Enhancing CAD/CAM Restorations with Onpharma’s Buffering Products
Chairside buffering and reduced anesthetic wait times mean more efficient same-day restorations
When performing CAD/CAM restorations, the goal is to complete the restoration in a single appointment to maintain efficiency. The introduction of a new anesthetic buffering technology by Onpharma Inc. (www.onpharma.com), should help to achieve this goal, and for this reason will likely be appreciated by both dentists and patients. Onpharma’s buffering products eliminate the interruption normally caused by anesthetic wait time, making it possible for practices to adopt a preferred “stay-with-the-patient” workflow model. Because dentists do not need to de-glove and leave the operatory after the injection when using buffered anesthetic, productivity and profitability can be enhanced. These effects are all the more pronounced when Onpharma’s products are used with CAD/CAM restoration technology.
Benefits of Buffered Anesthetic
Onpharma’s products allow the dentist to perform chairside anesthetic buffering immediately before delivering the injection, which reduces the anesthetic wait time to 2 minutes or less. Using traditional anesthesia-delivery methods, the typical anesthetic wait time is a minimum of 10 minutes and generally lasts longer for patients receiving mandibular nerve blocks. Clinicians may use this break to tend to nonpriority tasks such as answering e-mails, diagnosing radiographs, or preparing treatment plans. These tasks may stretch the interlude to 20 minutes or more, taking time away from the patient and lengthening the appointment. Completing every procedure without interruption would clearly be preferable, but it is particularly helpful in the case of CAD/CAM restorations. The introduction of Onpharma’s buffering technology now allows dentists to confidently schedule and perform single-visit restorations.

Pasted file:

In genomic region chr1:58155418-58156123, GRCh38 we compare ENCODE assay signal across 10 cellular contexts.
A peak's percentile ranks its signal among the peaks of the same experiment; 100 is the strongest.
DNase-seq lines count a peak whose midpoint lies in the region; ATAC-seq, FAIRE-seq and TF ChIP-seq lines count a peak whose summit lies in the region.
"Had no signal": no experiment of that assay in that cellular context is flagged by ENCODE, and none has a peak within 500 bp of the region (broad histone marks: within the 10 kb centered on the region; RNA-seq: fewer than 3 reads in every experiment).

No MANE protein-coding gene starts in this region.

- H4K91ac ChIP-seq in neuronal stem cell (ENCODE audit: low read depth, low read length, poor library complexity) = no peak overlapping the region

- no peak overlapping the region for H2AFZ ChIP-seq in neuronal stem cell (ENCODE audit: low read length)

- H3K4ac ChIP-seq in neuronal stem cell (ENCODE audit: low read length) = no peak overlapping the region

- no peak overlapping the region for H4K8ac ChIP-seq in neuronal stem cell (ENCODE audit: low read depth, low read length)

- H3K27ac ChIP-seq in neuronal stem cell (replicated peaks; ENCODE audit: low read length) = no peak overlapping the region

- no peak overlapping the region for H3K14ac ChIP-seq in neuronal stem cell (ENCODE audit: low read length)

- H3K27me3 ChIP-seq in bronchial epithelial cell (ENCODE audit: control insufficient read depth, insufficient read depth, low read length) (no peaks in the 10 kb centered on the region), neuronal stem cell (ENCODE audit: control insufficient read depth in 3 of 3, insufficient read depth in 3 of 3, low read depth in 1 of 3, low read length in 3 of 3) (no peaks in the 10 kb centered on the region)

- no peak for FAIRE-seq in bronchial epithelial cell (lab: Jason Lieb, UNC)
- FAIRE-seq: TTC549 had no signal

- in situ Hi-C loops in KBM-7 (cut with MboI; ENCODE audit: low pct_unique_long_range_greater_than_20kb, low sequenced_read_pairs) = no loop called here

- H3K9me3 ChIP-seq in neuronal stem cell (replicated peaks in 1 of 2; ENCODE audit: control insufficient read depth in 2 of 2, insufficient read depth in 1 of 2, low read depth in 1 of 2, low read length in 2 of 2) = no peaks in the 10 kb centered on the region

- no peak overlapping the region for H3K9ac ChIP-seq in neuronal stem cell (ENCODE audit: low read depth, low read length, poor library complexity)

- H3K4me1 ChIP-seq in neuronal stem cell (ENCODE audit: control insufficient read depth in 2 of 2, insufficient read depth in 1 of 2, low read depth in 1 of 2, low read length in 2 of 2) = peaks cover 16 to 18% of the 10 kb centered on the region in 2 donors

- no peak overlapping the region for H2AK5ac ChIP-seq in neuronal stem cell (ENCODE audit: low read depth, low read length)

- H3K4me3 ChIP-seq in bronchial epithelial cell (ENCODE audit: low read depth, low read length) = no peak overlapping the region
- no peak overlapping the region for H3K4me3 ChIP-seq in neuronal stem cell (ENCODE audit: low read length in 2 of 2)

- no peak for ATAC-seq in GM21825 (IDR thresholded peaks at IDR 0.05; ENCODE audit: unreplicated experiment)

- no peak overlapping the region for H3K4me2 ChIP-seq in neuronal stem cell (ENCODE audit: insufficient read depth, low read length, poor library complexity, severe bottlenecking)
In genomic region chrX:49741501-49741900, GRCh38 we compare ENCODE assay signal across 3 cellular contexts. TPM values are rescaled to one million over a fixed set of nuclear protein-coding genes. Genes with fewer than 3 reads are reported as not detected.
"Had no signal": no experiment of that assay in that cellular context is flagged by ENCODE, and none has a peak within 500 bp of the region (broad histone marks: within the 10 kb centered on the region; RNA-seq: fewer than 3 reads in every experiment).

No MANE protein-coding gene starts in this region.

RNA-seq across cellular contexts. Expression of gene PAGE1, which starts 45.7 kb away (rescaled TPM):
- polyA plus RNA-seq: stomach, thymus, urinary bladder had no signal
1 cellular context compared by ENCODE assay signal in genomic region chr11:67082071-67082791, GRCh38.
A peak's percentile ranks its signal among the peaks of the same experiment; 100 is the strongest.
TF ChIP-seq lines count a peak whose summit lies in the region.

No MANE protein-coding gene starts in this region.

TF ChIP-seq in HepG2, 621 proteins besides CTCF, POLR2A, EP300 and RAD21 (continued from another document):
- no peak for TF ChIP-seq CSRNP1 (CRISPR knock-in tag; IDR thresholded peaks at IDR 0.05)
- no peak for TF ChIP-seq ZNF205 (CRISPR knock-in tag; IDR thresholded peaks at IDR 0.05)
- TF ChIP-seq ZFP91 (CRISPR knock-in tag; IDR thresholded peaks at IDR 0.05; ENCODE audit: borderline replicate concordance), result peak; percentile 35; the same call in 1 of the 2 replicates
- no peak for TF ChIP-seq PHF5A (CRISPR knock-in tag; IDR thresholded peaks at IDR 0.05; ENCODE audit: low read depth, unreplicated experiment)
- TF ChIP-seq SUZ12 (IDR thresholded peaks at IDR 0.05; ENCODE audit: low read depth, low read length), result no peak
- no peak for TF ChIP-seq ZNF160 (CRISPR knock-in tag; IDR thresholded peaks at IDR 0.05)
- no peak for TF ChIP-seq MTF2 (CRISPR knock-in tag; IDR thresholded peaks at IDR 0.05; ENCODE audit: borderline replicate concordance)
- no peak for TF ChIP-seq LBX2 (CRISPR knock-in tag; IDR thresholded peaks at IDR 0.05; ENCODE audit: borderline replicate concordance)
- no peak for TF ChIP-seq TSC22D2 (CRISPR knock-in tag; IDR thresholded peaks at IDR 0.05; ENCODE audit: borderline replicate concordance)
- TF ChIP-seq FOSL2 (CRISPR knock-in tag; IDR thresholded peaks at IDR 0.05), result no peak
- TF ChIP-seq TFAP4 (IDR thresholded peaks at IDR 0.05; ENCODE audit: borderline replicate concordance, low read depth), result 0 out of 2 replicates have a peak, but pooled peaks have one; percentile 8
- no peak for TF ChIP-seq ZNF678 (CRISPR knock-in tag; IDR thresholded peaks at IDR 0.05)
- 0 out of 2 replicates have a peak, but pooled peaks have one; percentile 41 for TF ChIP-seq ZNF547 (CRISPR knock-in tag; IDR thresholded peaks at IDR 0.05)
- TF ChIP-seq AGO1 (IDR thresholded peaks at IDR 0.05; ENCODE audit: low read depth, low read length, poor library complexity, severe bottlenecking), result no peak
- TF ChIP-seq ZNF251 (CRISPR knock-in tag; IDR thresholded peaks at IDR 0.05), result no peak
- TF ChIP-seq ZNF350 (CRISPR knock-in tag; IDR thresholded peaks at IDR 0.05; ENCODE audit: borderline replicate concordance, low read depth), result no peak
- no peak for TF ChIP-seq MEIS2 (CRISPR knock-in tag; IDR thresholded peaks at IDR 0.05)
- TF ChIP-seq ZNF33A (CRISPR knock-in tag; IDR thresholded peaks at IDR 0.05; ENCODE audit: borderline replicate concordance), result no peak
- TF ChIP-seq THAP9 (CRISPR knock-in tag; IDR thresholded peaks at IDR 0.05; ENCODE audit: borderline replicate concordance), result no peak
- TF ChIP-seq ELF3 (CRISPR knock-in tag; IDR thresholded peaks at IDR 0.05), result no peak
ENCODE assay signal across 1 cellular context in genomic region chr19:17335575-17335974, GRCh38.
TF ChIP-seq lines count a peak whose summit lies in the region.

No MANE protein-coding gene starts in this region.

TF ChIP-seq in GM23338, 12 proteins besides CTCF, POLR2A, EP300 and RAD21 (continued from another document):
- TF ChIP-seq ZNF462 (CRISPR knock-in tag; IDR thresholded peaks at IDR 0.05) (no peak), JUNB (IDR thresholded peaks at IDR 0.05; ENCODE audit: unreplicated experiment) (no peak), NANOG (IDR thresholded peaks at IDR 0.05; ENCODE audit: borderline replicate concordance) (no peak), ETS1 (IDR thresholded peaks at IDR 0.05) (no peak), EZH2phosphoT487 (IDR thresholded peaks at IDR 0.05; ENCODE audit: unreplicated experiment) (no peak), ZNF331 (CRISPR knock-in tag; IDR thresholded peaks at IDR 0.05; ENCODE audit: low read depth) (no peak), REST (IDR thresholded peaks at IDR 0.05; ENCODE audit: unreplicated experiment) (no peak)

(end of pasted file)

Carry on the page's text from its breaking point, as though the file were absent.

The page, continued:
Using Onpharma’s three products, a dentist can begin the appointment; glove up; administer buffered anesthetic; put on scopes, battery pack, and ear plugs; confirm the effectiveness of the anesthesia; and start the procedure immediately, completely eliminating any need to leave the patient’s side. The reliable 2-minute onset interval is exceptionally helpful in the event that the dentist misses a mandibular nerve block, as the dentist can simply make the clinical decision to re-inject in 2 minutes, and then begin the procedure 2 minutes later. This short interval eliminates the risk of a 20-minute delay that can otherwise disrupt an entire morning or afternoon schedule.
Time Savings with Chairside Anesthetic Buffering
An anesthetic’s pH affects its onset of action. Commercial local anesthetic cartridges are purposefully formulated as acidic solutions in an effort to prolong product shelf life.1 Although physiologic pH is 7.4, commercial lidocaine solutions typically have a pH of approximately 3.9.2-4 Normally, the body buffers the local anesthetic after injection toward physiologic pH, 5 which eventually increases the availability of deionized anesthetic.6 Over time, as this in vivo buffering process continues, more and more of the active form of the anesthetic becomes available, ultimately resulting in nerve blockade. The novelty of Onpharma’s products (Figure 1) lies in their ability to provide the practitioner with a simple, convenient way to buffer the anesthetic precisely and immediately before the injection ex vivo (outside the body). This eliminates any need for the patient’s body to buffer the anesthetic. The ex vivo buffering employed by Onpharma’s products results in rapid onset of analgesia and less injection pain for patients.
Patient Presentation and Assessment
Tooth No. 2 had an existing three-surface composite resin restoration that was failing, with recurrent decay on the distal extending onto the pulpal floor (Figure 2). After removing the composite and decay, all cusps were undermined and unsupported. The patient chose to have the failing restoration replaced with a full-coverage, all-ceramic crown.